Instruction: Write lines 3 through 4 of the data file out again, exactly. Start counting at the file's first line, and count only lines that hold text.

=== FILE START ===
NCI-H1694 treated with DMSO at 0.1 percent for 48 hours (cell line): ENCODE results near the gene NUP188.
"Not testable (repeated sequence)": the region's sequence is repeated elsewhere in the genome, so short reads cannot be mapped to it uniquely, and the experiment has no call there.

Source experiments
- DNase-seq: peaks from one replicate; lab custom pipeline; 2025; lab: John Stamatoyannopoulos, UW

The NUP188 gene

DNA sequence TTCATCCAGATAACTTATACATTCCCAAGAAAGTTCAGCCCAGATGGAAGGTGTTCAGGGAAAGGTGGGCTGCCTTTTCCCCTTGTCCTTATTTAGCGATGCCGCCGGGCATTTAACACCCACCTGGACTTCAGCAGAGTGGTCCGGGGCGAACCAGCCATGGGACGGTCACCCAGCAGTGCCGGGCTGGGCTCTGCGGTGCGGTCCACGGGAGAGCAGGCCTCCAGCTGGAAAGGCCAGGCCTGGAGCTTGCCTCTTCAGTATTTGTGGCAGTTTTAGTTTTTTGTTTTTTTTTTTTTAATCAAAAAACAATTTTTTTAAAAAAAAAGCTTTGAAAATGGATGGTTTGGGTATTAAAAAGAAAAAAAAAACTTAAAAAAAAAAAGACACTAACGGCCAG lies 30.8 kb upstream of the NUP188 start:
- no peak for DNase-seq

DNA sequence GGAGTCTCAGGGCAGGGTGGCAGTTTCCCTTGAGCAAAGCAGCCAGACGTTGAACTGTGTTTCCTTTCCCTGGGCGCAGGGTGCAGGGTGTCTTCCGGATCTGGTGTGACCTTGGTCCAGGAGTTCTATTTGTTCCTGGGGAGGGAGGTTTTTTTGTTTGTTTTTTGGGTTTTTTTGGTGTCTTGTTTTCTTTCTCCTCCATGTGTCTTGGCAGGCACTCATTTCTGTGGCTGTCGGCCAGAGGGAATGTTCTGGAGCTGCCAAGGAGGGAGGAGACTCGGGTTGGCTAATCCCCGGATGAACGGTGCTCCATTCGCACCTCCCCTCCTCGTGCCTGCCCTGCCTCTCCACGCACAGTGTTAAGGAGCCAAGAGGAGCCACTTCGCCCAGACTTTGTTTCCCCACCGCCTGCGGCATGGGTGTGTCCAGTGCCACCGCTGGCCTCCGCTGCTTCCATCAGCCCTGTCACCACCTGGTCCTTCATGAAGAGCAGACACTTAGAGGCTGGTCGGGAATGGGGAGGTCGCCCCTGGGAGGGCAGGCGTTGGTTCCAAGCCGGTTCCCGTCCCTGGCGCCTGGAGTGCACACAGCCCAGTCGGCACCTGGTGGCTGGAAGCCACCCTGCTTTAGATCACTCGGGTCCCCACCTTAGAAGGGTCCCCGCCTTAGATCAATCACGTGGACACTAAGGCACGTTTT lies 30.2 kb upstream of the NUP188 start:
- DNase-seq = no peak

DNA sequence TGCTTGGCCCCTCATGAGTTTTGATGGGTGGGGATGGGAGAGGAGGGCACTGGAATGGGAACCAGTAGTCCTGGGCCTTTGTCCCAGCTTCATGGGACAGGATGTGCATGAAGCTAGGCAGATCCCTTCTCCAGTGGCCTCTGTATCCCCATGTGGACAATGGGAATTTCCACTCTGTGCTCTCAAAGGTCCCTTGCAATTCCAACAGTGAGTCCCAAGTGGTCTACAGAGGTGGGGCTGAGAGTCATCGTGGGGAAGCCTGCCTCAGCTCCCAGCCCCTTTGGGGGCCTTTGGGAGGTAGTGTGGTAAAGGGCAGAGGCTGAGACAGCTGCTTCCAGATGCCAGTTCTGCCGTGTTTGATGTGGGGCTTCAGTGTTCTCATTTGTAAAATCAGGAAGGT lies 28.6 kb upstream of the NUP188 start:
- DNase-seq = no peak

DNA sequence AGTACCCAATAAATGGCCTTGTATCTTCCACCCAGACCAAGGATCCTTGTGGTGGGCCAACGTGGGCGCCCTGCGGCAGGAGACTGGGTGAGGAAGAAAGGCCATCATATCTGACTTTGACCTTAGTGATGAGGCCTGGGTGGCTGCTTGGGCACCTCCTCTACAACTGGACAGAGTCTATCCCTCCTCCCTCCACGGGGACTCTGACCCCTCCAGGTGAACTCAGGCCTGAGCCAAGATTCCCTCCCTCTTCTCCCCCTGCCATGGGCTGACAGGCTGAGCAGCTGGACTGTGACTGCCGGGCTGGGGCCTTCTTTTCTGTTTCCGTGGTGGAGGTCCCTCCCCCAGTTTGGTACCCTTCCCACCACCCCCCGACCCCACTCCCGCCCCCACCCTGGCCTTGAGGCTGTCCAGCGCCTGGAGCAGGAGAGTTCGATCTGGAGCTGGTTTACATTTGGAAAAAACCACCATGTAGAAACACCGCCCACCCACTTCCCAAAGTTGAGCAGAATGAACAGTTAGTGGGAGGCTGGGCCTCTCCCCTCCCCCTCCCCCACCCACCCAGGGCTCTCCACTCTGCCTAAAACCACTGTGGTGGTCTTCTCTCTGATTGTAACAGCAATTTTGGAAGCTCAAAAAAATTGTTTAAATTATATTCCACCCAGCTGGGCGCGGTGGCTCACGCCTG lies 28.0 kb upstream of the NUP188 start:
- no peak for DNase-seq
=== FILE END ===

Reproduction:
Source experiments
- DNase-seq: peaks from one replicate; lab custom pipeline; 2025; lab: John Stamatoyannopoulos, UW